Sit in a room with Sixers head coach Brett Brown, pregame, postgame or — anytime really — and one thing is abundantly clear: This guy knows basketball.

However, it's hard to credit an NBA coach with a career record of 64-227 (as of Sunday afternoon) as having a great NBA mind. 

But the plight of 55-year-old Brett Brown's head coaching career is one we've never really seen in pro sports.

He's been hamstrung. He had the NBA Rookie of the Year — Michael Carter-Williams — and then he didn't.

He was gifted two third overall picks, one first overall pick, plus a bevy of other young talent only to be setback by injuries or by redundancies (like three superstar centers and not enough minutes).

He has also been given no veteran talent. He's been told not to play budding All-Star Joel Embiid more than 28 minutes per game and can't play last week's Eastern Conference Player of the Week in back-to-back games.

And he is coaching during a time period of absolute disparity in talent, coaching the team that is known more than anything else for tanking.

And yet, he's got Nerlens Noel playing like an All-NBA defensive player — and scoring, too. He has undrafted free agent T.J. McConnell looking like an NBA point guard and has turned 3-point savant Robert Covington into a lockdown defender. And if there was any justice in the world, Embiid would have been named as a member of next month's All-Star Team.

His Sixers clinched their first winning record in a month in years and they are playing on national television.

And prior to the team's respectable loss to the NBA's third best team, Houston, Brown's Sixers were 9-3 in 2017.

The numbers aren't there at the surface. But Brown, who has won four NBA titles as an assistant to Greg Popovich in San Antonio, is coaching better than anyone else in the NBA right now.

The Vertical’s Adrian Wojnarowski has lauded Brown's performance, saying on his website last week that: “In every way, Brown has emerged The Process unbent and undeterred. Around the NBA, people long wondered whether Brown could get through the tanking to the other side, survive the darkness of losing to reach the warmth beneath the light of victory. And slowly, surely, he is getting there. Brown probably won’t be the NBA’s Coach of the Year, but he’s one of the season’s best stories and perhaps owner of the league’s most steely sideline resolve.”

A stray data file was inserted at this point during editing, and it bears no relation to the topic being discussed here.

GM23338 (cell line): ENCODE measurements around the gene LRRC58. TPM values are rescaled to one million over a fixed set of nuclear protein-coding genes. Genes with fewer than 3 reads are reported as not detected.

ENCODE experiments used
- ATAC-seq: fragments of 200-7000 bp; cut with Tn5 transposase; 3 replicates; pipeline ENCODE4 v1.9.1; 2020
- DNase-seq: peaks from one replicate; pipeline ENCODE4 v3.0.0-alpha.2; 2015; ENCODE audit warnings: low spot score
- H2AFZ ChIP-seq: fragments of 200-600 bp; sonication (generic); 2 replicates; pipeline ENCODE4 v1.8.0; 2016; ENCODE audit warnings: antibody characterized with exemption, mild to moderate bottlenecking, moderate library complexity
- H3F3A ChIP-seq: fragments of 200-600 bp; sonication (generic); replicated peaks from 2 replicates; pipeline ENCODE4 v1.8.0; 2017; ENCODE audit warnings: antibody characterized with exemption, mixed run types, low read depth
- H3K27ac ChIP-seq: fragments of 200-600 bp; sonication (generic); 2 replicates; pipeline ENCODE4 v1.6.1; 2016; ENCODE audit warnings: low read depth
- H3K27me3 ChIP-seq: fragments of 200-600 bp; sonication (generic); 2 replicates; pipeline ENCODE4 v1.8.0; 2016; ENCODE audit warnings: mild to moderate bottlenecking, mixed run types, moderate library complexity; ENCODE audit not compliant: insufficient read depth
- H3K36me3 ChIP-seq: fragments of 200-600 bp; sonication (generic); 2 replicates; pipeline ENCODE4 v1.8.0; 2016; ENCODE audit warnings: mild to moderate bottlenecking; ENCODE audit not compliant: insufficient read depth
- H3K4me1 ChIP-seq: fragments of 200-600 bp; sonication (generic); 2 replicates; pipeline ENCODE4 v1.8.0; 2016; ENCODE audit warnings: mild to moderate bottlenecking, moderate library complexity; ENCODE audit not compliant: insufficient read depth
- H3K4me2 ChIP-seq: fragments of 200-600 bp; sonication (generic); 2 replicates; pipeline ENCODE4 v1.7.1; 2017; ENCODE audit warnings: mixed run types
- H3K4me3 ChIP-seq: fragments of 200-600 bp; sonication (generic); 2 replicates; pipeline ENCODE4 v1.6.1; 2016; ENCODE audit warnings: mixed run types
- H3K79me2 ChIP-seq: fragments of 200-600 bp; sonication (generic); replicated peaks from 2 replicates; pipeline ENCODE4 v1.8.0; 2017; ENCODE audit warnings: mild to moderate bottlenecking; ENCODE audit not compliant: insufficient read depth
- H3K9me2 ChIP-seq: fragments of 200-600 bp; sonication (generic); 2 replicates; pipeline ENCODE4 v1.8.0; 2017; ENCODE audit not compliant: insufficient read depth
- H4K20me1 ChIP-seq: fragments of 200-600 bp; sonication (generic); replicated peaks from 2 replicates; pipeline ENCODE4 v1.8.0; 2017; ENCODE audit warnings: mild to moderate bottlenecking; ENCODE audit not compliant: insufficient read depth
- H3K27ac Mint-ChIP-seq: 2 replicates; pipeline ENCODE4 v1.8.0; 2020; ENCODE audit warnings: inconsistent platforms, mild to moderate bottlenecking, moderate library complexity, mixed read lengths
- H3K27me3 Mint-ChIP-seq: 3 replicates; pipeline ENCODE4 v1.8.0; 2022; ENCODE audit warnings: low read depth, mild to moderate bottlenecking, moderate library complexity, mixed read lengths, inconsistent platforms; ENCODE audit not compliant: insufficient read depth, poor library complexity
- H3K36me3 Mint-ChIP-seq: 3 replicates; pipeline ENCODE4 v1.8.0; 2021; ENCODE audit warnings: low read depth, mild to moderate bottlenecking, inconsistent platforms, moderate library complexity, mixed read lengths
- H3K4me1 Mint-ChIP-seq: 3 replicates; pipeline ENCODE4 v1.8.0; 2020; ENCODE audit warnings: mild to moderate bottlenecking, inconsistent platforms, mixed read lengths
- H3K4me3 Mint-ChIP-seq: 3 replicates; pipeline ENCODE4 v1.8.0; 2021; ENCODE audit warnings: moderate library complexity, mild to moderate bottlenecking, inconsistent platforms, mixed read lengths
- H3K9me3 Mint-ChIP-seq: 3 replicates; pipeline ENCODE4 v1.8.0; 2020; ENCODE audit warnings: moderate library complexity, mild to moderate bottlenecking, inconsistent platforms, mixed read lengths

Brown has somehow been able to fight through adversity during extreme lows. And with Embiid playing like a star, top pick Ben Simmons weeks away from returning, as many as two top 10 draft picks coming in 2017 and what seems like a supporting cast of role players (and tons of cap room for Bryan Colangelo to work with) Brown deserves to be the man who takes the Sixers to the next level.

The 17-28 Sixers aren't likely to make the playoffs this season but the fact that Embiid and company are preaching that there is a chance is remarkable, looking at where the team was last year (they went 10-72). The five-year plan is looking more like a two or three year plan. And much of that is due to Brown's patience and eagerness to teach in practice.

"I think we are closer than what people think we are," the coach said after a recent win.

After seeing the team rip off back-to-back wins in a back-to-back without Embiid against the Clippers and Bucks last week — before a loss to Houston that saw Philly with the high-powered offense for all 48 minutes — I think they are, too.